Make a Blue Marble Match
How can Earth help scientists better understand what happens on other planets in the solar system? Scientists use information about Earth's geologic processes to draw conclusions about the surfaces of other planets.
Blue Marble Matches is a classroom activity for students in grades 3-12. It helps students understand how they can compare planets using Earth as a standard.
By the end of the activity, students will be able to identify common geologic features, discuss how those features form, and use observations to form conclusions about what processes helped shape the surface of other planetary bodies.
The lesson is broken into five parts:
- Students observe and describe a collection of images representing four different geologic processes.
- Students create a list of criteria to identify features on Earth.
- Students reinforce and review their identification criteria by explaining and supporting their identification of features in new images of Earth.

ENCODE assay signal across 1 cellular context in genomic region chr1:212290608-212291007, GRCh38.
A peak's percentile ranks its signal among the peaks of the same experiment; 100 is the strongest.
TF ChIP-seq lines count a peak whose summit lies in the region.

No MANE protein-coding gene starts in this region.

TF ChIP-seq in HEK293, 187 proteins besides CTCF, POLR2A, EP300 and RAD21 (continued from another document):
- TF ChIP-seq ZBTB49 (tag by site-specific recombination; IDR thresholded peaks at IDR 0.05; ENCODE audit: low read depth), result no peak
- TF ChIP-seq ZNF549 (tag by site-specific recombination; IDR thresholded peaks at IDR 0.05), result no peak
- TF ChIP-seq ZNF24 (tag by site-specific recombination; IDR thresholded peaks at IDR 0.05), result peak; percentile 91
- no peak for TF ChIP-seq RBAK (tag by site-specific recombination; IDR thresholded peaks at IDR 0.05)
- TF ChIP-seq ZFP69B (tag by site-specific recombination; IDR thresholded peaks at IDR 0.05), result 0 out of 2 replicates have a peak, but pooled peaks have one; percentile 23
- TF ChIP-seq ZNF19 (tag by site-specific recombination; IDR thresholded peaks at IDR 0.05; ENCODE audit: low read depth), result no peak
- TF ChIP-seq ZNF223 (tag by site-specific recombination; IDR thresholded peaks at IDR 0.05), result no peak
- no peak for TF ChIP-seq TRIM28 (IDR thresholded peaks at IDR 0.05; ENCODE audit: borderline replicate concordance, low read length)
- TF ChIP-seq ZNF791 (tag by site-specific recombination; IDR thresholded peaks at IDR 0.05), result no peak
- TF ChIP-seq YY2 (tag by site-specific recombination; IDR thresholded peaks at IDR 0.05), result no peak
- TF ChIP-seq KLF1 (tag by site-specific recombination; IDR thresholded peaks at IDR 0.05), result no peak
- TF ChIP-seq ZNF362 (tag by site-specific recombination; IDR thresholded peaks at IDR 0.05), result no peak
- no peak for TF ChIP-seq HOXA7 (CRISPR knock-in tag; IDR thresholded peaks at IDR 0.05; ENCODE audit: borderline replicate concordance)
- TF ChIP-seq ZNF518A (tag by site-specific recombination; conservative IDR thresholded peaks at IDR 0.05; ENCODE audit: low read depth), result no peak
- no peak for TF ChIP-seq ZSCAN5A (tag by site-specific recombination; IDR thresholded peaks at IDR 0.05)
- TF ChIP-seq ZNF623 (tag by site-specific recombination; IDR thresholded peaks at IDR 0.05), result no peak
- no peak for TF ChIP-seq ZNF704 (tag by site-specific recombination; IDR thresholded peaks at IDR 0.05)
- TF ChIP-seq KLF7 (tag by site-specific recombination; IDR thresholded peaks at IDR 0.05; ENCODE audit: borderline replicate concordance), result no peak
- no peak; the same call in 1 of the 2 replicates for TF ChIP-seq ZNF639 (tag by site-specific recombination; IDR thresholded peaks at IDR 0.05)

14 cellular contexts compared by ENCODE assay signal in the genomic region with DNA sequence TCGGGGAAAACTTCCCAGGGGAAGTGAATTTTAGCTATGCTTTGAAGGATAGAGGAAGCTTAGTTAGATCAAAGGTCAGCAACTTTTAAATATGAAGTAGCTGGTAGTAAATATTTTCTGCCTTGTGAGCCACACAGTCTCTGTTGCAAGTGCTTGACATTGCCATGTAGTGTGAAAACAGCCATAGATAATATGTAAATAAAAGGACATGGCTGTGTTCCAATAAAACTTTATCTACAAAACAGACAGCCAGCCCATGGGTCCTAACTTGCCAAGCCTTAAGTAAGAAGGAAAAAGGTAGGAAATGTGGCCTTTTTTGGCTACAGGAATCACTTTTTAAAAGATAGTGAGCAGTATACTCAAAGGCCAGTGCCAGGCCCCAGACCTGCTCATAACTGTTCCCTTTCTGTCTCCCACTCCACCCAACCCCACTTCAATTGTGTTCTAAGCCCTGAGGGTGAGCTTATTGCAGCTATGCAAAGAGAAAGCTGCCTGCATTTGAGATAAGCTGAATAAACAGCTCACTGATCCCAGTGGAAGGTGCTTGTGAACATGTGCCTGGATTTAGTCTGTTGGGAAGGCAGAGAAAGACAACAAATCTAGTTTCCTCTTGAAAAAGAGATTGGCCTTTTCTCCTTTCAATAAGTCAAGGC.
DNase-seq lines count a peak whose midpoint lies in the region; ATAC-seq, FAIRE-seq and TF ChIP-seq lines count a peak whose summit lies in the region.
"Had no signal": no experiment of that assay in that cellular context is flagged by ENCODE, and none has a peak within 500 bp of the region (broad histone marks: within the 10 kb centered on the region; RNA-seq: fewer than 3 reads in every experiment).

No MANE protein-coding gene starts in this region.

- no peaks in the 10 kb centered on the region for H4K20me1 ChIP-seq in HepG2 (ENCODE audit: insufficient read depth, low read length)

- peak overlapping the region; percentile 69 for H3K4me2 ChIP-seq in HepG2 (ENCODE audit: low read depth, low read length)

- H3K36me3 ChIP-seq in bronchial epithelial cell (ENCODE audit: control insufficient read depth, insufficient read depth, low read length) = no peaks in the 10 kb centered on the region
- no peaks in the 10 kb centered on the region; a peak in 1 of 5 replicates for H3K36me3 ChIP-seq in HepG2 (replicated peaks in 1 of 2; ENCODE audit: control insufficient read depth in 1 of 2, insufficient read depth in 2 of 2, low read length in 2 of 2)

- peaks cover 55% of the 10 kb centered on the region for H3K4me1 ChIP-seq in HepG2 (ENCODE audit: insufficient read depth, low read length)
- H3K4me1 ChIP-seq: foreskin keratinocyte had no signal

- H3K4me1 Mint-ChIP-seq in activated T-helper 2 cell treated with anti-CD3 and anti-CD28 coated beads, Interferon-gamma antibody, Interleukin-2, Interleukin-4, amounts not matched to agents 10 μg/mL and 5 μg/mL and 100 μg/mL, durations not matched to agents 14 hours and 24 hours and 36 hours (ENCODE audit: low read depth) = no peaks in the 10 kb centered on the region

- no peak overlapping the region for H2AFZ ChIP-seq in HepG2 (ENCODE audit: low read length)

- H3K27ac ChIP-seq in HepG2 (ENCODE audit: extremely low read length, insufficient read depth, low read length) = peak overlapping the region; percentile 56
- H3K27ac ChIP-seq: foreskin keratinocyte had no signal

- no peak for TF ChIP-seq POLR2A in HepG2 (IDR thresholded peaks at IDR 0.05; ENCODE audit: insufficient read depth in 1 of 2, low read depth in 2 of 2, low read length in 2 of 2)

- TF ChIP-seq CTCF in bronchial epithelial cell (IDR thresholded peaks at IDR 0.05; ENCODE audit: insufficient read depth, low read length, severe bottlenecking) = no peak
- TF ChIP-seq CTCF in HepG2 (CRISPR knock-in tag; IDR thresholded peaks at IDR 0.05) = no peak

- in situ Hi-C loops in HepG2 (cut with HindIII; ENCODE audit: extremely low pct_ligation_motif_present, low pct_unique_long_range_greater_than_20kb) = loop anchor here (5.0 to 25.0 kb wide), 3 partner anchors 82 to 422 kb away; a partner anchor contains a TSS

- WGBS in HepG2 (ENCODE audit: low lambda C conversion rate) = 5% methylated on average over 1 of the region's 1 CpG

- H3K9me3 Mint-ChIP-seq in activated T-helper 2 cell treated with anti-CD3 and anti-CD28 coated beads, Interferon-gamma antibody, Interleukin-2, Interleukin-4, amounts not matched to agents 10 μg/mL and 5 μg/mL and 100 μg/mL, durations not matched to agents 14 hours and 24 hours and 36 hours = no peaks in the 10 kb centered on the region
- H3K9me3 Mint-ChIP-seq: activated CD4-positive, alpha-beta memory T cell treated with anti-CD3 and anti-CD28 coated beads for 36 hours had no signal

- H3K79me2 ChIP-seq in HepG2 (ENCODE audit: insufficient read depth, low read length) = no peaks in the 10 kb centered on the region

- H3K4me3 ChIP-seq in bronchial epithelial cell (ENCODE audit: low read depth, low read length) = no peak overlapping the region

- Students extend and apply their knowledge to compare planets by looking at images of the surface of Earth’s neighboring planets. Students then use the identification criteria they created to support identification of features and associated geologic processes.
- Students synthesize what they have learned to draw more general conclusions about geologic processes on planets.
Blue Marble Matches includes a teacher guide, student guide, Explore Cards, BMM Feature Charts for Earth, Earth Feature Review Images, Feature Image Charts for Planetary Bodies, optional Quick Reference Sheet, and optional Planetary Resource Information.
The teacher guide includes ways the activity can be adapted for younger students as well as suggestions for extension of materials, including measurement, scale and deeper comparison of planetary systems.
For online materials, visit http://ares.jsc.nasa.gov/ares/eeab/BMM.cfm →
Blue Marble Matches was funded by NASA and developed as part of the Expedition Earth and Beyond Program created by Jacobs Technology Engineering Science Contract Group at NASA's Johnson Space Center in Houston.
Brandi Bernoskie/Institute for Global Environmental Strategies